How do you picture your company in 5 years?

Our motto is to convert electronic transactions into a commodity. This means we will be competing with the larger companies in the electronic payments and transactions market such as Visa and Master Card. Kuapay is definitely going to be one of the big players on the market of payments.

 

Who or what inspires YOU? Role models? Quotes? Running? Video games? Snack food? Give us the deets, dude!

Doing. Doing things is the most refreshing and rewarding thing. Been able to think of something and make it possible the very same minute you had the idea is the most inspiring thing. It allows you to keep thinking and evolving your thoughts. DOING, that is the basic rule for this company, we don’t have plan B, all our time is dedicated to plan A.

 

 

 

How’d you fund this venture? VC? Self-funding? Crowd-funded? Where’d you get the money, man?

It is been funded by private investors. We had the chance of accepting Venture’s money in the very beginning, but we decided to do our long desert journey without them and supported through private investments. It went good and now we are in a better position -equity wise- than if we went with the Venture’s option.

 

Got any great bootstrapping tips for the lean startups out there?

Lean your expenses to the very basics. Don’t underuse your office space and resources. Don’t spend money in things you are not going to use everyday. We have been able to have a 50 people company with offices in 4 countries with no more than 400K expenses per month. This is not a conventional number for a startup with our numbers. You would see these Silicon Valley startups consuming 4 or 5 times what we spend doing the same as we do today.

 

Do you consider yourself a successful entrepreneur right now? If not, what’s it gonna take to make you feel successful?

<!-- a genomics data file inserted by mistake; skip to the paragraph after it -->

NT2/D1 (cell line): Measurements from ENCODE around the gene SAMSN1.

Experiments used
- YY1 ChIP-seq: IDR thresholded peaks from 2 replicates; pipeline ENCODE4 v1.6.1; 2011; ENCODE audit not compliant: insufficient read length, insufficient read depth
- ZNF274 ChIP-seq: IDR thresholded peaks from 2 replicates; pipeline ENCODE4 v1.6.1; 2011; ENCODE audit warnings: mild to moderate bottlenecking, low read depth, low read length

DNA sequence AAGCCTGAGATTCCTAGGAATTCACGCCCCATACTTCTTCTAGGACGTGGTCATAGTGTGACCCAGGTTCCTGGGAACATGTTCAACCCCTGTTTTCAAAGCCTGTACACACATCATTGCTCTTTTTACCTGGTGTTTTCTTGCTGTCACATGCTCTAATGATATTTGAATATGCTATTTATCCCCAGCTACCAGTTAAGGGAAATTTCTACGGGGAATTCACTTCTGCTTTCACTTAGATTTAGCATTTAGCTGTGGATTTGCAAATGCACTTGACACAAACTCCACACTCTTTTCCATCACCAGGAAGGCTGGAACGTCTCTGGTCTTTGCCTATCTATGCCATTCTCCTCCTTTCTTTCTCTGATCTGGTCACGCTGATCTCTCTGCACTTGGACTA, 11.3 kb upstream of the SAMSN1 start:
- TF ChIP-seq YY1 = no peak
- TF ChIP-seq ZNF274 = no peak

There is not a measure to define a successful entrepreneur. There are people that have succeeded on their first entrepreneurship and they are already considered successful. On the other side there are others that have failed several times on the way and they are not considered successful. Being a successful entrepreneur means more than just becoming rich.

 

 

Website you couldn’t live without and why?

Asana. I love task management. This place allows me to micro task myself in my day to day work.

 

Mobile App you’re in love with and why?

Mint.com. Knowing is the first thing you need before taking a decision. And what is more important in your day to day than knowing how much you have and how you can use it?

 

Dogs or cats?

Dogs. I have lived with dogs all my life.

 

iOS or Android?

iOS, the UI is extremely more reliable and the user base more consistent.

 

Number 1 country you’ve always wanted to visit but haven’t yet?

China.

 

What’s the greatest thing about your company/website/idea?

The consistency of the product overall the different places you can access it. What you see is what you get, and no complex situations towards any action. Just use it.

Where can our readers get ahold of you? Facebook? Twitter? Google+? Personal blog? Any other projects you’re working on that we should check out?

Twitter would be the ideal place. I read my twitter everyday and respond to most of the questions that pop out. Even the bad ones. Everybody is entitled to an opinion, I love to discuss!

 

Photo Credits

Courtesy of the founder and Kuapay.com.

Author : Emma McGowan

Emma is a proud native of Burlington, Vermont, who has lived in six different countries over the past two years. She's living and loving the global nomad life and writing about technology and startups everywhere she goes. Check out more of her writing about tech on (the more titillating stuff) KinkAndCode.. Follow her on Twitter @MissEmmaMcG.